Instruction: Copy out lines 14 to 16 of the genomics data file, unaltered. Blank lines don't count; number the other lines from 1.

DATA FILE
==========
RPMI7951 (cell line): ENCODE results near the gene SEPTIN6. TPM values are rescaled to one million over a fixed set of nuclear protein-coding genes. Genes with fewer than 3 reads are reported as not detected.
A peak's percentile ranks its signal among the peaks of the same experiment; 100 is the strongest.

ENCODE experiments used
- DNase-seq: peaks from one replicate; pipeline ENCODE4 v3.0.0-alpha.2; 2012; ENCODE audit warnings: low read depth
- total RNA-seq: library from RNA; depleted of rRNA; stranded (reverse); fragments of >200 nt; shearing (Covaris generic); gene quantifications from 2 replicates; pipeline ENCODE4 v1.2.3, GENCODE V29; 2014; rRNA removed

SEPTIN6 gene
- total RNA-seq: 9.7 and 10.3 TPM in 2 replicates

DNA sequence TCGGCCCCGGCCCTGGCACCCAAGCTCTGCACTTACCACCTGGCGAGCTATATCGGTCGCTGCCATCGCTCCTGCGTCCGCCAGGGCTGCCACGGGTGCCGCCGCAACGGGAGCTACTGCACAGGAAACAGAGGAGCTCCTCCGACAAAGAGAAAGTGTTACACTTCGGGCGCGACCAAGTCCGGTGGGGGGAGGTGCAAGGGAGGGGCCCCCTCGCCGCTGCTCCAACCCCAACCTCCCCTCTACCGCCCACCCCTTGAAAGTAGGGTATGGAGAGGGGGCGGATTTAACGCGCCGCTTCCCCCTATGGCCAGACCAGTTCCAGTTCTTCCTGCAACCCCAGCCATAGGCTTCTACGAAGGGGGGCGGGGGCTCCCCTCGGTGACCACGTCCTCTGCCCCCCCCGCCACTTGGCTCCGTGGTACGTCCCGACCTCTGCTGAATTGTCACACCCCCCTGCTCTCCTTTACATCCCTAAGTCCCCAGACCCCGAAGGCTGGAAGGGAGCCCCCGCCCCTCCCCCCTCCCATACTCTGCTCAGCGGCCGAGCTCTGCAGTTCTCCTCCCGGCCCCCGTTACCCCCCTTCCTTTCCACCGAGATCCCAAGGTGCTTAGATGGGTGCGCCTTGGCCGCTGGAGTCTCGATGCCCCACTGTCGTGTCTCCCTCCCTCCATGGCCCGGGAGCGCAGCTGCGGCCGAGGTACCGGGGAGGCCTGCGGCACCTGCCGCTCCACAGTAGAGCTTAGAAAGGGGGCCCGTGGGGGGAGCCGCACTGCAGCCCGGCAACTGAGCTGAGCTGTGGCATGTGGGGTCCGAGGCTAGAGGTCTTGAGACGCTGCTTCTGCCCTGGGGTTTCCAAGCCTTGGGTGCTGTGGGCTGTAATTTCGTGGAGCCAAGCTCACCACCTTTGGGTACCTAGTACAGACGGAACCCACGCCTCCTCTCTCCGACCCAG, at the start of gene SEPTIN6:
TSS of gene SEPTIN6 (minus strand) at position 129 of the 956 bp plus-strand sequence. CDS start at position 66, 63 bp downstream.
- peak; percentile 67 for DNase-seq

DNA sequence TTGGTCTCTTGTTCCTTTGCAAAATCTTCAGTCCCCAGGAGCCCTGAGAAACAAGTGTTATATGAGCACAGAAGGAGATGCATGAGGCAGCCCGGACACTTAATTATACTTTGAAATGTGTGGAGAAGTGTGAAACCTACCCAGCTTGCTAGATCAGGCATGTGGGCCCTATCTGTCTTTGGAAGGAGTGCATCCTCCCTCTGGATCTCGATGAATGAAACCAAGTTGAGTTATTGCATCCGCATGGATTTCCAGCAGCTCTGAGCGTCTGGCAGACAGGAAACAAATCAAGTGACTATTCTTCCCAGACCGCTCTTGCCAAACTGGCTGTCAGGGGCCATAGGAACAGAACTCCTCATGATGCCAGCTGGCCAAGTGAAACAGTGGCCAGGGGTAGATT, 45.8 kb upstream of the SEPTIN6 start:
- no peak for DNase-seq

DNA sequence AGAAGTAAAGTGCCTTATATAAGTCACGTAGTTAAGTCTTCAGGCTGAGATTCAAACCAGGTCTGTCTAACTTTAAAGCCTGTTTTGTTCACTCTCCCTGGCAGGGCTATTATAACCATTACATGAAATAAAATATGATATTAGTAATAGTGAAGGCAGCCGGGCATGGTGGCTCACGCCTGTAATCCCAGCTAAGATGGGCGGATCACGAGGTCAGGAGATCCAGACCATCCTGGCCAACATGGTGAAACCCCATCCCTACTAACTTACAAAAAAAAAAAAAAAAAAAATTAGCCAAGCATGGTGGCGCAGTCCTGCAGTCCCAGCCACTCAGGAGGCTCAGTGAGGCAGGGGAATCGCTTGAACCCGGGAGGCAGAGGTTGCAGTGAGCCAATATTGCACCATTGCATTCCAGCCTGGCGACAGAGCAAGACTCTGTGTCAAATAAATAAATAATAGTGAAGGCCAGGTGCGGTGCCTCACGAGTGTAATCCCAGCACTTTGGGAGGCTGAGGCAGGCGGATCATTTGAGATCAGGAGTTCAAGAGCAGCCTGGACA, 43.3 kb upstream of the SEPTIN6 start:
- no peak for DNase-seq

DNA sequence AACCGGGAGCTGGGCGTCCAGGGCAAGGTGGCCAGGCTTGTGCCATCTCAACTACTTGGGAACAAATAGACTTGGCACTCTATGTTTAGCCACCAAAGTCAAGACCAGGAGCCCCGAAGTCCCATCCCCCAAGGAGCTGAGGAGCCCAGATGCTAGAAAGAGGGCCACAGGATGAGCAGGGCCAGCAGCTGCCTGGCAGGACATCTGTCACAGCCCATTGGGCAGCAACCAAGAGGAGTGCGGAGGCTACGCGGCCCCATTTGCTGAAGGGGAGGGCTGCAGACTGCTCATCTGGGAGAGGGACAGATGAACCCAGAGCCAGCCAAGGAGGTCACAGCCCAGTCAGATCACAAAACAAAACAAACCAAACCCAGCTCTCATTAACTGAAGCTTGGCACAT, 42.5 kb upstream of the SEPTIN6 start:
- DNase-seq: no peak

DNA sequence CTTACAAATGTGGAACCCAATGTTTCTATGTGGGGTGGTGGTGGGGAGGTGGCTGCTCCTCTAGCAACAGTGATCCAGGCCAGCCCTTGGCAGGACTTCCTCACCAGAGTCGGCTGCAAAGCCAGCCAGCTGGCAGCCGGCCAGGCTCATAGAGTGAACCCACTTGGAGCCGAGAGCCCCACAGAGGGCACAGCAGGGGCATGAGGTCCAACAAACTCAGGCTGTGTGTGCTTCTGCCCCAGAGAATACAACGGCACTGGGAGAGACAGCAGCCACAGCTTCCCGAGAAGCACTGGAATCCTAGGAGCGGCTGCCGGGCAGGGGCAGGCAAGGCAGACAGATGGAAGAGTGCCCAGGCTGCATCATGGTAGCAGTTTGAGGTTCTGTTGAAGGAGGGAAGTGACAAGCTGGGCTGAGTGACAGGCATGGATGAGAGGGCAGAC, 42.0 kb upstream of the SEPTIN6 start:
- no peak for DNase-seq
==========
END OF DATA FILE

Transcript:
- no peak for DNase-seq

DNA sequence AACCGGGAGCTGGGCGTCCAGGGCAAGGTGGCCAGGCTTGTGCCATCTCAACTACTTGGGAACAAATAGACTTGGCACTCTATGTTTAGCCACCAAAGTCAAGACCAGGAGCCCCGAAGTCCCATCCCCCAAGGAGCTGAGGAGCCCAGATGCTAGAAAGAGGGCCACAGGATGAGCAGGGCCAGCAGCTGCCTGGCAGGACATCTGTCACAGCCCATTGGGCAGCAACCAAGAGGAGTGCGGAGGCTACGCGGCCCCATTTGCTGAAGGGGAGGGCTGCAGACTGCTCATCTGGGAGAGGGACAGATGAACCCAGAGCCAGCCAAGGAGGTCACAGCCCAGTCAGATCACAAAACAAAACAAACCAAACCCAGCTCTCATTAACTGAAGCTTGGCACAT, 42.5 kb upstream of the SEPTIN6 start:
- DNase-seq: no peak